When I teach decorators, I start with a "logged" decorator example:


def logged_func(func):
    def logged(*args, **kwargs):
        print("Function {} called".format(func.__name__))
        if args:
            print("\twith args: {}".format(args))
        if kwargs:
            print("\twith kwargs: {}".format(kwargs))
        result = func(*args, **kwargs)
        print("\t Result --> {}".format(result))
        return result
    return logged
Interestingly, I don't actually use such a thing in any kind of production, but it's could be a way to ackomplish what's been proposed here.

As a decorator, we usually would expect to use it with the decoration syntax:

def a_new_func():

But it would also be used to re-bind a already defined function for testing. using the original example:

while (func1() + 2 * func2()) < func3():

could become "logged" by adding:

func2 = logged(func2)
while (func1() + 2 * func2()) < func3():

I actually like that better than inserting extra code into the line you want to test.

And I"m pretty clueless about what yu can to with inspect -- but maybe some more magic could be added in the decorator if you wanted that.


On Fri, Apr 27, 2018 at 6:27 AM, Eric Fahlgren <ericfahlgren@gmail.com> wrote:
I've had a 'dprint' in sitecustomize for years.  It clones 'print' and adds a couple of keyword parameters, 'show_stack' and 'depth', which give control over traceback output (walks back up sys._getframe for 'depth' entries).  It returns the final argument if there is one, otherwise None.  It can be used anywhere and everywhere that builtin print is used, plus anywhere in any expression just passing a single argument.

I thought about replacing standard print with it, but I like the greppability of 'dprint' when it comes time to clean things.

On Fri, Apr 27, 2018 at 6:05 AM, Steven D'Aprano <steve@pearwood.info> wrote:
Actually, I think I can think of a way to make this work, if we're
willing to resurrect some old syntax.

On Fri, Apr 27, 2018 at 09:27:34PM +1000, Steven D'Aprano wrote:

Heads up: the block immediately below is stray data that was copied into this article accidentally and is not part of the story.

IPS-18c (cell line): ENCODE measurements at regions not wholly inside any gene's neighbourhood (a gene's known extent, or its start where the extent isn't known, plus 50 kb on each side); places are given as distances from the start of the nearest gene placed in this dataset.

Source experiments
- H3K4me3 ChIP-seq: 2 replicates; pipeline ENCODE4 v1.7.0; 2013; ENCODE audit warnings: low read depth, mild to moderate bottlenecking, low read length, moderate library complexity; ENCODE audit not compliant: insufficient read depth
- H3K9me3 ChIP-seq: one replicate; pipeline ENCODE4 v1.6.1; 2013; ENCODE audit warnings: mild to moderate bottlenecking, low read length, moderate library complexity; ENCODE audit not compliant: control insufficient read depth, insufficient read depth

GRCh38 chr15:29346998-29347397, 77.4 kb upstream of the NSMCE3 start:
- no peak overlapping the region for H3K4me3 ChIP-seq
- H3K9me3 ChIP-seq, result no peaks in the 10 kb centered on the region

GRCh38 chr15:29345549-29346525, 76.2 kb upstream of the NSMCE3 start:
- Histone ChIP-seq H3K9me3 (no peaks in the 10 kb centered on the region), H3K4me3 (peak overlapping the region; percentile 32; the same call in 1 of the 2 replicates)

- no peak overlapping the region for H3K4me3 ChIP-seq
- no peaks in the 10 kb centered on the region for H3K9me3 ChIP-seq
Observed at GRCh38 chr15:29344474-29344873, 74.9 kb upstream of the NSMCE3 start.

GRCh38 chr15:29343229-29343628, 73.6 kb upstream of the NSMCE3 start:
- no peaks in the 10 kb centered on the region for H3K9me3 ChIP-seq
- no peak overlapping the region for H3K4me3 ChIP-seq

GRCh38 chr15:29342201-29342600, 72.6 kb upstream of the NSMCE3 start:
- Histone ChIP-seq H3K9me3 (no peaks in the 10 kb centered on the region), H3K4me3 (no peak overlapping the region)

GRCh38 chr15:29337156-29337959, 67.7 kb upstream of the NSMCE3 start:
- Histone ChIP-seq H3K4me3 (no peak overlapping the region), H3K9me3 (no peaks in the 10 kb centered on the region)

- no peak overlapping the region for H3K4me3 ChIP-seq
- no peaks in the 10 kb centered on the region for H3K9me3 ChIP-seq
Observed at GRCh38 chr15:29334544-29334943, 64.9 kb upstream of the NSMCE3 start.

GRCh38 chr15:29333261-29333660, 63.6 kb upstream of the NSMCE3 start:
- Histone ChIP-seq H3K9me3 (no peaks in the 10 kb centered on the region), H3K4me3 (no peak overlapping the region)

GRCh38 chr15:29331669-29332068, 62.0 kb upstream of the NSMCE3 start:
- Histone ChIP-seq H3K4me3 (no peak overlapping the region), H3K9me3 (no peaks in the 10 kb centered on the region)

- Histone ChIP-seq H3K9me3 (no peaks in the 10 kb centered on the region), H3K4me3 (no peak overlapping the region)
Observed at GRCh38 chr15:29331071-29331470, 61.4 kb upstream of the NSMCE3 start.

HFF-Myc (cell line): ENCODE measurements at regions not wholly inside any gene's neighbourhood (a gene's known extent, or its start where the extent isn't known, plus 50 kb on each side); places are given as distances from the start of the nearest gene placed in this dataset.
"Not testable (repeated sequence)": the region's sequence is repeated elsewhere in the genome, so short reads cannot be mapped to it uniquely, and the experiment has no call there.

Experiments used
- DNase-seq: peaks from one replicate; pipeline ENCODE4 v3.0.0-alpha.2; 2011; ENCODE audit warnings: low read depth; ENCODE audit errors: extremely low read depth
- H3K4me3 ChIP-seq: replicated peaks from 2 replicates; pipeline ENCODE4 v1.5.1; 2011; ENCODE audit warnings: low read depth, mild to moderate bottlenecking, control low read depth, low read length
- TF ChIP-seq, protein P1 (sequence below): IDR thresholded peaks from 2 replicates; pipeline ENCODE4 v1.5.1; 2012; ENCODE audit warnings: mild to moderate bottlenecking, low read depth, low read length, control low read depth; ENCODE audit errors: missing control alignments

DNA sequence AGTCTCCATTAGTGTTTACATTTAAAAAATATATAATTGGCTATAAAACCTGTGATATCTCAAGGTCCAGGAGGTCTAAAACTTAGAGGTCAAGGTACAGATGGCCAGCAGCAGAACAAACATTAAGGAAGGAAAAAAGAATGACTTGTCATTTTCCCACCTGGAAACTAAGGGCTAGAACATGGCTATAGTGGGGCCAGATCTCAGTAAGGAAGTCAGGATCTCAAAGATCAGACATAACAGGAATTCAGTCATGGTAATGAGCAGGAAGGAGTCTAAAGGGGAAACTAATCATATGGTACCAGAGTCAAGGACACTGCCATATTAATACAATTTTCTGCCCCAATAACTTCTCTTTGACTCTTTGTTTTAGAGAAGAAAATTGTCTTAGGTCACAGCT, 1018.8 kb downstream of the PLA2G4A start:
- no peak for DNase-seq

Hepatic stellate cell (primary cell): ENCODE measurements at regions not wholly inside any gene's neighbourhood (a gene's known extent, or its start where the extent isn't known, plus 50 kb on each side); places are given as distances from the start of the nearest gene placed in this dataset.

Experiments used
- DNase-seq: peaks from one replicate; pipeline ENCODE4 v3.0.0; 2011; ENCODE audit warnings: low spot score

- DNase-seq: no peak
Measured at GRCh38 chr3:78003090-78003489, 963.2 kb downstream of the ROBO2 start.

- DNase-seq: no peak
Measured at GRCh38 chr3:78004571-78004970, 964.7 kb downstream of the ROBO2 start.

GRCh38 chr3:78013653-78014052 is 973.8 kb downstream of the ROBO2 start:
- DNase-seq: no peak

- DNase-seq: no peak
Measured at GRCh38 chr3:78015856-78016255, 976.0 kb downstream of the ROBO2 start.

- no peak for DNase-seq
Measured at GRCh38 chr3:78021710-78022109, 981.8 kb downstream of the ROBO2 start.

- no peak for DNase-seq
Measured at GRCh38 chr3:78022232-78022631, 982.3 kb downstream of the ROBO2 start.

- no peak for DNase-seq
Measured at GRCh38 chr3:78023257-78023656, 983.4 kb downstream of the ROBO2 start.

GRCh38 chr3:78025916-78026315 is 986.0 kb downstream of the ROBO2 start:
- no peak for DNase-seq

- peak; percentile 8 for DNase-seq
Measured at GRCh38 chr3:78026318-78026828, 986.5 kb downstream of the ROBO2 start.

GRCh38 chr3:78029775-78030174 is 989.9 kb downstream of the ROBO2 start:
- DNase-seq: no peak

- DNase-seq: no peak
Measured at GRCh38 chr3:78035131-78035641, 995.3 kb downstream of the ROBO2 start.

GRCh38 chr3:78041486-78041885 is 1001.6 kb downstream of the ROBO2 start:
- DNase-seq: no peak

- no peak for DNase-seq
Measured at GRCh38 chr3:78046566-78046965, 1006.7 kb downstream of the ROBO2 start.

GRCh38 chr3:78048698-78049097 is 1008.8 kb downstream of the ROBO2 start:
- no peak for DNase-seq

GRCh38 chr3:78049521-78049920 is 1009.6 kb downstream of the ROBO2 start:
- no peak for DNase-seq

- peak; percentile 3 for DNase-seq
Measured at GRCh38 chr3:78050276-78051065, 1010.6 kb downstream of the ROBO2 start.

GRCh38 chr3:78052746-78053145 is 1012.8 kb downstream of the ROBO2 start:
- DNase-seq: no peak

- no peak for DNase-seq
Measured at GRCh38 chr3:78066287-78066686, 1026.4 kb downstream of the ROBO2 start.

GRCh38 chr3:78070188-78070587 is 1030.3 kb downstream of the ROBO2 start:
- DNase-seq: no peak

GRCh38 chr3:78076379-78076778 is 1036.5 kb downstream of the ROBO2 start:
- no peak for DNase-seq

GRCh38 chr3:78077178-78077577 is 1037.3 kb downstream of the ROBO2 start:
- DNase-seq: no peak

> I think that this is either a great idea or pointless, depending on what
> the built-in actually does.
> If all it does is literally the debug print function you give:
> > # "debug print": prints and then returns its argument
> > def dp(obj):
> >     print(repr(obj))
> >     return obj
> then it is just a trivial helper as you say, and in my opinion too
> trivial to bother making a builtin.

I changed my mind... let's add this as a builtin, under the name
debugprint. It is a completely normal, non-magical function, which takes
four (not one) arguments:

def debugprint(obj, lineno=None, module=None, source=None):
    out = []
    if module is not None:
        if lineno is None:
            lineno = "?"
        out.append(f"Line {lineno} of {module}")
    if source is not None:
    out.append(f"result {repr(obj)}")
    print(', '.join(out))
    return obj

Now let's put all the magic into some syntax. I'm going to suggest
resurrecting the `` backtick syntax from Python 2. If that's not
visually distinct enough, we could double them: ``expression``.

When the compiler sees an expression inside backticks, it grabs the name
of the module, the line number, and the expression source, and compiles
a call to:

    debugprint(expression, lineno, module, source)

in its place. That's the only magic needed, and since it is entirely at
compile-time, all that information should be easily available. (I hope.)
If not, then simply replace the missing values with None.

If the caller shadows debugprint, it is their responsibility to either
give it the correct signature, or not to use the backticks. Since it's
just a normal function call, the worst that happens is that a mismatch
in arguments gives you a TypeError.

Shadowing debugprint would be an easy way to disable backticks on a
per-module basis, at runtime. Simply define:

def debugprint(obj, *args):
    return obj

and Bob's yer uncle.

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Christopher Barker, Ph.D.

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